Parks cuts may include closing Osage Rec Center

Osage Recreation Center once was a mainstay in south Wichita for family reunions, wedding anniversary celebrations, square dances, Halloween parties, tennis matches, basketball games, programs for young and old and countless meetings.

But that's no longer the case, and the 53-year-old center is now in jeopardy.

The city is recommending it be closed by the end of the year, part of a proposed streamlining of the Park and Recreation Department to save $877,000. Fourteen administrative positions would also be cut, and the Boston Recreation Center would be restructured.

Low usage of Osage, 2121 W. 31st St. South, and availability of similar services nearby are the driving forces behind the closing, City Manager Robert Layton said Wednesday.

He's also recommending the building be sold to a nonprofit organization.

"I don't know if that will be a recreation provider or some other type of service," Layton said. "But we'd like to get it in the hands of someone to provide new or additional services to the community."

He will ask the City Council to approve the plan later this month. The council earlier told the Park And Recreation Department to cut $1 million.

Layton will present his proposal, including shutting down Osage, at two public meetings today and Tuesday.

Those meetings are follow-ups to public sessions that the city has conducted at its 10 recreation centers since early October. Osage saw a small turnout and 20 people filled out survey questionnaires, Layton said.

Still, Layton said of his proposal, "I don't think it's fair to say it's a done deal. There's no sense to have community meetings, if that's the case.

"But I think the recommendations are consistent with what I heard from the 10 public meetings. So the purpose of these two public meetings is to make sure we heard the community correctly."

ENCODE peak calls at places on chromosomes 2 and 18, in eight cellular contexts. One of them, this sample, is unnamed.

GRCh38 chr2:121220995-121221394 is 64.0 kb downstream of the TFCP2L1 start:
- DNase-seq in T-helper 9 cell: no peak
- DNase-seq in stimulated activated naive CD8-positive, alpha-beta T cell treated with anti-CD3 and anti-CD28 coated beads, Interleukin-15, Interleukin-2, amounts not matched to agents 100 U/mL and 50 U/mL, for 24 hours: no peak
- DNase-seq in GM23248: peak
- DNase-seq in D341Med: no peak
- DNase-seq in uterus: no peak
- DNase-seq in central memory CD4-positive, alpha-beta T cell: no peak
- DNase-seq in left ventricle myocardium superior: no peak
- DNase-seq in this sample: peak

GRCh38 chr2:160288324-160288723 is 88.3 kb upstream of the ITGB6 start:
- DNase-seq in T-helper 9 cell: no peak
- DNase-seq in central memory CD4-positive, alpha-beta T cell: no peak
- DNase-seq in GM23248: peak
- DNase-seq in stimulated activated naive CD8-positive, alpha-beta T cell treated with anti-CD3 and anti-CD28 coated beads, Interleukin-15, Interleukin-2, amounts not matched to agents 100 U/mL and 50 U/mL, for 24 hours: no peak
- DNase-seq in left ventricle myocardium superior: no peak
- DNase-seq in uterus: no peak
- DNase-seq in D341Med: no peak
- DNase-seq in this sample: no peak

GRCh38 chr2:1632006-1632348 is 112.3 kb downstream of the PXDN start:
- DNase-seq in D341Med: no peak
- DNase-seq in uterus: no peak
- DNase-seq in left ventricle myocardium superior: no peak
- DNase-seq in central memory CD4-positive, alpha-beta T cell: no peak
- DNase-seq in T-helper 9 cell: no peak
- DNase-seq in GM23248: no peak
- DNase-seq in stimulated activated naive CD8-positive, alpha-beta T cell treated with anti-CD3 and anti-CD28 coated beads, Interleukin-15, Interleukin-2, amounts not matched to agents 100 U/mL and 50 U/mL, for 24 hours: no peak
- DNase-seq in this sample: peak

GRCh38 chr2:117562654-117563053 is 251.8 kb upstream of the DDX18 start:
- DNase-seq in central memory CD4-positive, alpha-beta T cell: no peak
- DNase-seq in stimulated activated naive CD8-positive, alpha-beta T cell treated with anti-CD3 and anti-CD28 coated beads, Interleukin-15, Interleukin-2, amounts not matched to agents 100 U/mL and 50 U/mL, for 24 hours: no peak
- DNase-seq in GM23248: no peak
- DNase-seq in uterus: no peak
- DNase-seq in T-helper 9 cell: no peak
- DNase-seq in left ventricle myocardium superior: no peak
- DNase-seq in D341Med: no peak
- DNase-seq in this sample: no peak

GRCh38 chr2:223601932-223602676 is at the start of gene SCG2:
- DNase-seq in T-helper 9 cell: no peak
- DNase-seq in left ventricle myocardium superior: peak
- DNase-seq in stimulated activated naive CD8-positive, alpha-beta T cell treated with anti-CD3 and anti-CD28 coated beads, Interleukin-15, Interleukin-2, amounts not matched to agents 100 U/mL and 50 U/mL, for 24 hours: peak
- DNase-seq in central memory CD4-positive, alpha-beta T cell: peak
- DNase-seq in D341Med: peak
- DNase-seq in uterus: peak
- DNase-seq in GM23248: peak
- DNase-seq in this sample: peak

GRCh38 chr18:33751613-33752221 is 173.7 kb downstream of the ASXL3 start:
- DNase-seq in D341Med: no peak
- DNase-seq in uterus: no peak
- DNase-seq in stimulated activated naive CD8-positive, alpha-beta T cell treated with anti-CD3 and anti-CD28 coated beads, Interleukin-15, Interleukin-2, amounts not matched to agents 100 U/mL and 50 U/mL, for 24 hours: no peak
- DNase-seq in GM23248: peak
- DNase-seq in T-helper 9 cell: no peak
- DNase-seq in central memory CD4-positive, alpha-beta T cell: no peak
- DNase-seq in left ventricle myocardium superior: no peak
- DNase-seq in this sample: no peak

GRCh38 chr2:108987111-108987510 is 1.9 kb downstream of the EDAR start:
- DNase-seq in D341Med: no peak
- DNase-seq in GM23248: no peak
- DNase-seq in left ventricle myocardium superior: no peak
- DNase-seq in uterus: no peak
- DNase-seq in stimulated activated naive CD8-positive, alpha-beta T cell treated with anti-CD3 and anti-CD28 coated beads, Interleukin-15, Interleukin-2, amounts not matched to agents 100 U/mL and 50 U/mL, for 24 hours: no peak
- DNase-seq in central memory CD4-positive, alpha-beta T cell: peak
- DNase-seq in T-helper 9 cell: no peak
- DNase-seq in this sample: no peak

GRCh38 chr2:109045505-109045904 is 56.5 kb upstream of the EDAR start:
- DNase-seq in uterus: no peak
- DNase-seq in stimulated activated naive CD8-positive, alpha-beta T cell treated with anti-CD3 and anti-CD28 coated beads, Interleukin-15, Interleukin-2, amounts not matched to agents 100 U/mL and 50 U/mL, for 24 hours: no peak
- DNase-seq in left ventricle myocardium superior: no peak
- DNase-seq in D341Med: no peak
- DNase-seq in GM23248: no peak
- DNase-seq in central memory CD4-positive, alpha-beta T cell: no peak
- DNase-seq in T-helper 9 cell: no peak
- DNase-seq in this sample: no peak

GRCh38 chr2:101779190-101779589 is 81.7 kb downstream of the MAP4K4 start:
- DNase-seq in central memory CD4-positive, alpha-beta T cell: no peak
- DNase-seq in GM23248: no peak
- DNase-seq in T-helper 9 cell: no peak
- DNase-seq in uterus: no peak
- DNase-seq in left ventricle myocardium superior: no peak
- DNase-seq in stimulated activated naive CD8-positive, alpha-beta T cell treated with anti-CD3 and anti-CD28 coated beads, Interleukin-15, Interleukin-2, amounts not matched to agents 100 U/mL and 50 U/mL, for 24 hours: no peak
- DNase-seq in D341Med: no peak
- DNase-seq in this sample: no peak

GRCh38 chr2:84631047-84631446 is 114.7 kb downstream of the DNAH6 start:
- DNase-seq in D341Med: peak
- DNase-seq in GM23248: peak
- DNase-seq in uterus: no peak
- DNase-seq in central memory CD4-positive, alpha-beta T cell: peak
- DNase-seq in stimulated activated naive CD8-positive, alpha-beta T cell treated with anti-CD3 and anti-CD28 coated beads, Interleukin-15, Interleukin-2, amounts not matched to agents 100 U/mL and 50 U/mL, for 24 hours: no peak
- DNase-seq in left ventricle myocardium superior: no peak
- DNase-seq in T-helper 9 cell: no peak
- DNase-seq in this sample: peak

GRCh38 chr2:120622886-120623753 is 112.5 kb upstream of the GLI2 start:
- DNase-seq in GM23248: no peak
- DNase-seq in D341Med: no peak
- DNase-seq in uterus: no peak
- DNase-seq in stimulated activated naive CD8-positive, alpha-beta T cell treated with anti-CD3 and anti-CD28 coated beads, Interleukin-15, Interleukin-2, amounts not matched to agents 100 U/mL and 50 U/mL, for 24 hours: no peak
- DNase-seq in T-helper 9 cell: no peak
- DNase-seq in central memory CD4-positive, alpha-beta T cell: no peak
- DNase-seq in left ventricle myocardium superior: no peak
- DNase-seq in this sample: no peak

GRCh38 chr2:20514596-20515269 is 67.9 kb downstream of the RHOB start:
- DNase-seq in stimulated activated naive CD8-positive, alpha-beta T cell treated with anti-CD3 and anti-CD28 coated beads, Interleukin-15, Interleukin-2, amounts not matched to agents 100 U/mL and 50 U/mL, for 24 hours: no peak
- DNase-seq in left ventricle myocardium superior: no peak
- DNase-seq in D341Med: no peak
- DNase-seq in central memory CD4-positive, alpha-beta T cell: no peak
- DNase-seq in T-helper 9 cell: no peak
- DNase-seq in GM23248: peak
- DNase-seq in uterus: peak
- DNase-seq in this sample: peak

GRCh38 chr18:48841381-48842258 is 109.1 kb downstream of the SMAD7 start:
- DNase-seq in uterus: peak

At those meetings, he said, the public told him and city staff that it wanted the Park and Recreation Department to maintain existing programs as much as possible but not to increase fees.

One way to accomplish that was to restructure.

Osage, which has one full-time employee and a number of part-timers, was an easy target. Its usage has been declining over the years. Its swimming pool closed in 2004.

A research study by Wichita State University's Hugo Wall School of Urban and Public Affairs showed that only 870 people used the center in 2009 for the city's programs.

About 6,400 used it as a rental, including the Golden Age Club.

By contrast, Evergreen Recreation Center in north Wichita saw 29,400 people use it in 2009 for city programs. It was rented for use by another 16,400.

While Evergreen recovers about 45 percent of its expenses, Layton said Osage recovers only 8 to 13 percent. The city's cost to operate Osage in 2009 was $183,000.

In addition, YMCA's south branch is less than 1 1/2 miles away and the city's Aley/Stanley Recreation Center is within three miles of Osage. Some nearby churches are also meeting neighborhood needs, Layton said.

Sixty percent of those using Osage in 2009 came from five miles away or more, WSU's survey found.

"We know we can accommodate those program needs at another center," Layton said. "Osage is not oriented to the neighborhood as strongly as other centers are."

Layton also wants to reduce park department staff because, he said, the management structure was a "little top heavy."

Of the 14 positions being eliminated, two are vacant, he said.

Those cuts and closing Osage combine to make up much of the $1 million budget cut. Layton said the other $123,000 can be made up by restructuring the cost of services.

"Right now, we are really inconsistent between centers in how we price our product," Layton said.

Asked if that meant increasing fees, he said, "that's what we have to talk about."

He's also proposing to add two positions. One would be for marketing, the other a business analyst.

"We heard from the community that we need to do a better job in marketing," Layton said. "We can do a better job from a business standpoint."

The $877,000 savings in the proposal includes the cost of adding the two positions, Layton said.

Another recommendation is the restructuring of Boston Recreation Center, 6655 E. Zimmerly.

On a trial basis during the first quarter of 2011, Layton wants to form a community partnership to operate the center.

He said that might involve the YMCA, Genesis Health Clubs or another group working with the city to operate the center or taking it over.

"The most important thing is that we maintain the existing service level," Layton said. "It just may be someone else providing the programs."

Last year, 3,400 people used Boston for city programs. Another 7,200 used it as a rental. The center recovered 15 percent or less of its costs, Layton said.